New technology was beginning to make considerable inroads in the manual, paper-based freight forwarding industry before the COVID-19 Pandemic halted progress. That said, it has historically been challenging to encourage the widespread use of new freight technology to modernize and improve established freight forwarding processes. This is because such as area of a supply chain is typically controlled by various players, including government organizations.
Although the Pandemic presented many difficulties, it emphasized the critical need to adopt new freight technology into the supply chain management process to minimize future disruptions and enable wiser decision-making. This will ensure that products are delivered to customers at the right location, time, and price. In light of this, here’s how technology is changing the future of freight forwarding.
The Adoption of Blockchain Technology
Blockchain is a much-hyped and frequently misunderstood technology. However, the freight forwarding industry is one of the earliest adopters of blockchain technology, with a significant impact.
An example of such a technology is the launch of a TEU token system by the company 300Cubits, which aims to prevent carriers from overbooking port warehouses and address cargo no-shows. As part of the freight booking process, the system requires both the carrier and shipper to deposit cryptocurrency tokens into an escrow account. Both parties are refunded their tokens if the freight arrives as planned, is loaded, and is dispatched on time.
Introduction of IoT (Internet of Things) Solutions
Another way technology is changing the future of freight forwarding is through IoT solutions. Most shipment tracking processes still rely on electronic message exchanges between parties. However, forwarders can track shipments more accurately as logistics partners start incorporating data from tools like electronic sensors (attached to product packaging or installed in ocean-shipping containers) and the maritime Automatic Identification System (AIS).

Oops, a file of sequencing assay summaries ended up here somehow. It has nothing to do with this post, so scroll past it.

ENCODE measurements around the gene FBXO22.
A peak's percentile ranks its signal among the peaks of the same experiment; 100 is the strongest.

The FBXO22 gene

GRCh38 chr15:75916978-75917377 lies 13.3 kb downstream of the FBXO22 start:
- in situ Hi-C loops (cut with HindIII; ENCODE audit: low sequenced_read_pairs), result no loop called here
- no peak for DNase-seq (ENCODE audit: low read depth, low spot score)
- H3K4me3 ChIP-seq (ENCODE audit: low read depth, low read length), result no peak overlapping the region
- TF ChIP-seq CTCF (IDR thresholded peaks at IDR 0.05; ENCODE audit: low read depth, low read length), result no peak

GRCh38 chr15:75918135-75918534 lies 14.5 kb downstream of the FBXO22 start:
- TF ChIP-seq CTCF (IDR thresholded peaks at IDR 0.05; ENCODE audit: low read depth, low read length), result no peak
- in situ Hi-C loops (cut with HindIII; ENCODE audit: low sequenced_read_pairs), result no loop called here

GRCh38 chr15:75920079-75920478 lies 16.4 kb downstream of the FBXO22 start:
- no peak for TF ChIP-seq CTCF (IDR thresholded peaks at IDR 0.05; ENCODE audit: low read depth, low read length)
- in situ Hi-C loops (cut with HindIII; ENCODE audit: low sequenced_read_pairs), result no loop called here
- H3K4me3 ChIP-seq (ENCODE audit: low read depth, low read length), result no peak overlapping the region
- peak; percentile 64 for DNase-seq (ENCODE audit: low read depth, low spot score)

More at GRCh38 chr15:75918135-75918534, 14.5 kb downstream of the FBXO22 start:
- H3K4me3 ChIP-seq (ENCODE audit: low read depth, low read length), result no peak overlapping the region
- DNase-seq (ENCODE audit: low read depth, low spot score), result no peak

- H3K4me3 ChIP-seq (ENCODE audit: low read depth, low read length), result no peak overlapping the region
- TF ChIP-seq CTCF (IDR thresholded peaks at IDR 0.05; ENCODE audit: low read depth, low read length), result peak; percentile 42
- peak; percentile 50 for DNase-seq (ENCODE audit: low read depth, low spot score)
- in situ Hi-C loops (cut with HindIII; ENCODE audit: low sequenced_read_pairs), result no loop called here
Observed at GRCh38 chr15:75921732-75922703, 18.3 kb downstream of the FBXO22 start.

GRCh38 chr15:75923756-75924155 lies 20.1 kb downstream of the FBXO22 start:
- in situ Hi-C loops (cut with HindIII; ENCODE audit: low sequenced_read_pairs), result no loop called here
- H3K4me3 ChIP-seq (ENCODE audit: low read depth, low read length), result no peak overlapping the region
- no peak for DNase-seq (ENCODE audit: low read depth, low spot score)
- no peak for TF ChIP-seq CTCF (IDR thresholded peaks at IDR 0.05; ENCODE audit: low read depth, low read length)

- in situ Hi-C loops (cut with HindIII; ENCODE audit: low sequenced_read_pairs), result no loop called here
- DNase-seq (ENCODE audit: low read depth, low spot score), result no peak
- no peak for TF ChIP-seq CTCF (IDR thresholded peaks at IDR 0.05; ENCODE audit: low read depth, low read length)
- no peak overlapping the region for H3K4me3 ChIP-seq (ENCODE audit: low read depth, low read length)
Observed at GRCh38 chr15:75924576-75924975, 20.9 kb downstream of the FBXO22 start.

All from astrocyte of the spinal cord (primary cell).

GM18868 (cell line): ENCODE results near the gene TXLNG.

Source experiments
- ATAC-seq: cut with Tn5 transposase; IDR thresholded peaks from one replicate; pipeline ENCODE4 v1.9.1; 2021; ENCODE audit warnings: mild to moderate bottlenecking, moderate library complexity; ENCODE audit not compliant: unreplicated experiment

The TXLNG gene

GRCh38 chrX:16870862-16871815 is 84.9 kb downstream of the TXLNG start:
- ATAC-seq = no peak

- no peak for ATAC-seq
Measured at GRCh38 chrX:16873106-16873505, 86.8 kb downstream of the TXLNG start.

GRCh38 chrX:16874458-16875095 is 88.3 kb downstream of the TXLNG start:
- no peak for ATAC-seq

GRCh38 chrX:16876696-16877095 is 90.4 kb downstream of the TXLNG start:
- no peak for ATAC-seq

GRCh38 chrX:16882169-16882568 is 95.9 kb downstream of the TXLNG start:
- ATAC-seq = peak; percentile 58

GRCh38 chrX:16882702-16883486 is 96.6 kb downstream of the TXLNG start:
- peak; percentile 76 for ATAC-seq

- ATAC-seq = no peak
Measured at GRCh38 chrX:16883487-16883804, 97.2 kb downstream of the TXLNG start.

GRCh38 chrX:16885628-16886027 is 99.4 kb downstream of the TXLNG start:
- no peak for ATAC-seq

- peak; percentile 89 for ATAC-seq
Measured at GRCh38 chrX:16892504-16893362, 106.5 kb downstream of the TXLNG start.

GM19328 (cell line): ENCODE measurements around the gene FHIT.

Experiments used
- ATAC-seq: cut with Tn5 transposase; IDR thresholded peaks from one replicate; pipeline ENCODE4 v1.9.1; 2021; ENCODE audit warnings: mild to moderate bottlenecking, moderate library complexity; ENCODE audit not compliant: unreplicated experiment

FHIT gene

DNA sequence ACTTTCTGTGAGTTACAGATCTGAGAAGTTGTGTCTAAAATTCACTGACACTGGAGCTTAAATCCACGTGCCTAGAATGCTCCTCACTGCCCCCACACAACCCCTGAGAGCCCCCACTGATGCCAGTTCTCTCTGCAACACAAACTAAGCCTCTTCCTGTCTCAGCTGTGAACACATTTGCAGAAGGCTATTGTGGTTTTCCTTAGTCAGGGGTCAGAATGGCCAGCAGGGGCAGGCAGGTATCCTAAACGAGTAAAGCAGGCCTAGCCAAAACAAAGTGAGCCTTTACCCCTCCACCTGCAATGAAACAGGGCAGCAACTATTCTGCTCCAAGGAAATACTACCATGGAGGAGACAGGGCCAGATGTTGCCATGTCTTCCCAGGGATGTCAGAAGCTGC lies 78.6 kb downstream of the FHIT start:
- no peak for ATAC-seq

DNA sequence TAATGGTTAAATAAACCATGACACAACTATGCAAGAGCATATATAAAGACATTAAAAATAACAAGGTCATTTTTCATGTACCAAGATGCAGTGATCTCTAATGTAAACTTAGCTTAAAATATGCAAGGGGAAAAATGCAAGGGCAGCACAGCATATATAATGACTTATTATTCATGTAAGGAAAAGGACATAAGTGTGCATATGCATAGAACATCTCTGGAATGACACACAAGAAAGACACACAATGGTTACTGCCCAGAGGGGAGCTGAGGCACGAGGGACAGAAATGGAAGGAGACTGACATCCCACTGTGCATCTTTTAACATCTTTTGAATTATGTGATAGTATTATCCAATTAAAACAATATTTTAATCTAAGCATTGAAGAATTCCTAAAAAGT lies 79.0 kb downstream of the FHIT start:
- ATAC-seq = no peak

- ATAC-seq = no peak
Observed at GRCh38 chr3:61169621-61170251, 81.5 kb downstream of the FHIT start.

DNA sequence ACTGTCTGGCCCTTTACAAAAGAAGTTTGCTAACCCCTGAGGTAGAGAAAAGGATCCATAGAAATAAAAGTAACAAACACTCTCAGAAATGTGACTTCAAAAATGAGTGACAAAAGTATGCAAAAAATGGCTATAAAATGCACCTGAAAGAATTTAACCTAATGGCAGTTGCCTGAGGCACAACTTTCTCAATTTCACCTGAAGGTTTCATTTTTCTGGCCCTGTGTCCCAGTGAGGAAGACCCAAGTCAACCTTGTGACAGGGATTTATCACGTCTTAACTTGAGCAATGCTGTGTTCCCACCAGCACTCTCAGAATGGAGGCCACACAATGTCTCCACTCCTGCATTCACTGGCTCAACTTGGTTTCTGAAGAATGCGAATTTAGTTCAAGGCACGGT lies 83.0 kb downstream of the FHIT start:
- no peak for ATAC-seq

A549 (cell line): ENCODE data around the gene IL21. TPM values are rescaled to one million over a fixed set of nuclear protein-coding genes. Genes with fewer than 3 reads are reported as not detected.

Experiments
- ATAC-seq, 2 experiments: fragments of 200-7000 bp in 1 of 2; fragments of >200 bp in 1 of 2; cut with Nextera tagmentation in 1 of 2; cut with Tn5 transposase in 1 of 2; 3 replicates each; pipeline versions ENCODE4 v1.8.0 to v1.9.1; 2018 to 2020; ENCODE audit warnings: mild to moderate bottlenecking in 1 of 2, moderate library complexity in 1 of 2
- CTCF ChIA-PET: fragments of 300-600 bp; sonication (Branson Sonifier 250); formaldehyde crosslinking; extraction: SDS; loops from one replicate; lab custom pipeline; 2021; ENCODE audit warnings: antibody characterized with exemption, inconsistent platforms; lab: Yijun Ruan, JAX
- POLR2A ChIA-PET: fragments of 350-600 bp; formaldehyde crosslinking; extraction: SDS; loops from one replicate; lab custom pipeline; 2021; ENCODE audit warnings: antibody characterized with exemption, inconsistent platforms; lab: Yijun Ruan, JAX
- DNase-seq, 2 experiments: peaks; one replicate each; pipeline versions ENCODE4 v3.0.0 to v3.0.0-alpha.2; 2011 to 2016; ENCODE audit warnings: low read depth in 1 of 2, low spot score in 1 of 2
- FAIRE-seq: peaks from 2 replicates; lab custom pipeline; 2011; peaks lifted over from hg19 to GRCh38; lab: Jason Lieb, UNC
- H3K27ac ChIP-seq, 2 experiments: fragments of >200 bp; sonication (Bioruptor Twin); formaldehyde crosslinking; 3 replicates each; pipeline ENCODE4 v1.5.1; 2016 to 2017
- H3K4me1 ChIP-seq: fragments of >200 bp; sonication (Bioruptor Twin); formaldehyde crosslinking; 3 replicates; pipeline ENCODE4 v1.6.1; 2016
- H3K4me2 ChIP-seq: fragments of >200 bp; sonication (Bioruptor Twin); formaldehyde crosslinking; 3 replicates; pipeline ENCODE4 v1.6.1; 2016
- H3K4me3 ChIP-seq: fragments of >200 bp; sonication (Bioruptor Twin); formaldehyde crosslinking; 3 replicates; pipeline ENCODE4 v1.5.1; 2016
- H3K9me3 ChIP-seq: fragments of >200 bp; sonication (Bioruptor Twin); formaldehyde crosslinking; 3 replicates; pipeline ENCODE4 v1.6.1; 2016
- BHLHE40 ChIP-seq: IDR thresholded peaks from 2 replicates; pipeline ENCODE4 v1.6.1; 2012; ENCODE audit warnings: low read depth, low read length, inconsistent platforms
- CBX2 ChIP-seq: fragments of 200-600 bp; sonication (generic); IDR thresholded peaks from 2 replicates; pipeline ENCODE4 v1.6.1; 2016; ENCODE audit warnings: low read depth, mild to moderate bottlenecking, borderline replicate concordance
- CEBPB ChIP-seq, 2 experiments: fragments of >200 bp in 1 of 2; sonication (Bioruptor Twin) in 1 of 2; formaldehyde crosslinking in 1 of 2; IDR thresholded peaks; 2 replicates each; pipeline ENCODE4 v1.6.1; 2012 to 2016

Customers can track the condition of their packages and get up-to-date information on the status of their shipments if they have access to this data. This will be especially useful for perishables and other environmentally delicate or fragile items.
Increased Focus on Cybersecurity
A.P. Moller-Maersk, a major global shipping business, was the target of a cyber-attack more than a year ago. It severely disrupted operations at ports worldwide and damaged the company’s infrastructure and reputation as a freight forwarder.
Since the attack, freight forwarders have become vigilant and evolved, moving from antiquated procedures to modern, quick-to-respond digital solutions. The GDPR (General Data Protection Regulation) of the European Union, which went into effect in 2018, has added pressure on them to improve data privacy and security.
So, freight-forwarding companies that are only now beginning their journey toward digitalization will at least be able to deploy new systems with more robust cybersecurity measures. Ultimately, the future of freight forwarding looks more secure than ever!
Businesses now have new chances to optimize their logistics operations in creative and profitable ways thanks to the same technology that’s raising customer expectations. However, freight forwarding businesses that are hesitant to change their processes will find themselves outcompeted and outdated as more and more companies become aware of the benefits of technology. Ultimately, the future of freight forwarding is looking bright, thanks to various technological trends!